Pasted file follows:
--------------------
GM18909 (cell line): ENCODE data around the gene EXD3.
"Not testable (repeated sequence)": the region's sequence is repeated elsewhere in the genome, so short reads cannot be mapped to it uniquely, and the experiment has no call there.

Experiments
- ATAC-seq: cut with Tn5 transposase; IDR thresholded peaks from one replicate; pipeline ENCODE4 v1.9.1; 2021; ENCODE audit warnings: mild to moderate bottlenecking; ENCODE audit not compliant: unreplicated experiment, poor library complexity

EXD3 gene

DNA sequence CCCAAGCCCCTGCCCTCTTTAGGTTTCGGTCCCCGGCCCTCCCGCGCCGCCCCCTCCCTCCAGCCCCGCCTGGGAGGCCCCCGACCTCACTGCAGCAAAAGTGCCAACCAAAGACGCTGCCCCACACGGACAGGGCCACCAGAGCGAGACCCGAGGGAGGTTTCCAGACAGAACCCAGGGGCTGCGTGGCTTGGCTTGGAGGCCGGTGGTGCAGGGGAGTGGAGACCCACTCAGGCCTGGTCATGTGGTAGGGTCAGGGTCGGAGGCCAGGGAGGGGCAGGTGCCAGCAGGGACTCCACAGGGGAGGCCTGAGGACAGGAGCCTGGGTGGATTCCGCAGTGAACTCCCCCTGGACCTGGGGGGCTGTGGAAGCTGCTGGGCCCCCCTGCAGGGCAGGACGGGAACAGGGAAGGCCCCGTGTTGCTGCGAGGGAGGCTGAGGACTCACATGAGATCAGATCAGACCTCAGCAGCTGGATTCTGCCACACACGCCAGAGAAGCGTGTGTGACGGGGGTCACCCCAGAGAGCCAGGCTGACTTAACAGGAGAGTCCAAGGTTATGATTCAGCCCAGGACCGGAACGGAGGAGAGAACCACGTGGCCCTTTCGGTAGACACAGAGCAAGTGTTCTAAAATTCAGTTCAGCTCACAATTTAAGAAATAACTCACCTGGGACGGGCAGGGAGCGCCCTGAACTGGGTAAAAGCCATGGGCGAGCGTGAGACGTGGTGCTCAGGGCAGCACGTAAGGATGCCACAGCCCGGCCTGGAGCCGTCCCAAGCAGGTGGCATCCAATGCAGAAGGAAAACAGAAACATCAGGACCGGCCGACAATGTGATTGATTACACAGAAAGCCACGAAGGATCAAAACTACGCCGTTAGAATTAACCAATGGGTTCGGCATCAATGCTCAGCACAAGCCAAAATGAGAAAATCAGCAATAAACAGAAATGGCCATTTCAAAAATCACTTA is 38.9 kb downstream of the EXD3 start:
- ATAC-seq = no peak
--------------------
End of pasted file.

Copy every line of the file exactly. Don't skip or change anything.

GM18909 (cell line): ENCODE data around the gene EXD3.
"Not testable (repeated sequence)": the region's sequence is repeated elsewhere in the genome, so short reads cannot be mapped to it uniquely, and the experiment has no call there.

Experiments
- ATAC-seq: cut with Tn5 transposase; IDR thresholded peaks from one replicate; pipeline ENCODE4 v1.9.1; 2021; ENCODE audit warnings: mild to moderate bottlenecking; ENCODE audit not compliant: unreplicated experiment, poor library complexity

EXD3 gene

DNA sequence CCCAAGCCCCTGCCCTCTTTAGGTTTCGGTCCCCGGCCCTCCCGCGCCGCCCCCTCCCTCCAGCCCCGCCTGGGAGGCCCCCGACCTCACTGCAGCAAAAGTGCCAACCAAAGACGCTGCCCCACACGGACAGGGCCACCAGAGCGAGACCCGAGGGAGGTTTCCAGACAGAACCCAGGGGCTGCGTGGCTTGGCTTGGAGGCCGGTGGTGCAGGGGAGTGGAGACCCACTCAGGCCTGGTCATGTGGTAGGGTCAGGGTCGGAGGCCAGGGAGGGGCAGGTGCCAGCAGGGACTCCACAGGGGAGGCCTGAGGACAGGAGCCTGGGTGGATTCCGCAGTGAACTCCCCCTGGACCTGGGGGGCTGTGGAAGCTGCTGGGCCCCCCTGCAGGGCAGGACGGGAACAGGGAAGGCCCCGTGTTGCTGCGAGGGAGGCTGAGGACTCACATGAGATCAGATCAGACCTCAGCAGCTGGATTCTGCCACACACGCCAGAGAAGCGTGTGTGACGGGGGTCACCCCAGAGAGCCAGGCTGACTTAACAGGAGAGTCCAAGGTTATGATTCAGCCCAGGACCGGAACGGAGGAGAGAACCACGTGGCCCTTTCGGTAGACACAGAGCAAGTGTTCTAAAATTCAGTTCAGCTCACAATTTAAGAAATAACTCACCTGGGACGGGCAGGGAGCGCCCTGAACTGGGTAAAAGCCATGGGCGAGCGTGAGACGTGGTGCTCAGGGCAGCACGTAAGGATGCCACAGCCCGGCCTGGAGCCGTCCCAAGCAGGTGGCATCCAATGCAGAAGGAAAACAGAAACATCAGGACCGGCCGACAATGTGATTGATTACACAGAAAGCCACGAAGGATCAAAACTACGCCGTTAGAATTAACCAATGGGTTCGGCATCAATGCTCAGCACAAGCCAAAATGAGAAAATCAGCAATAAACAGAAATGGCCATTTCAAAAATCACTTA is 38.9 kb downstream of the EXD3 start:
- ATAC-seq = no peak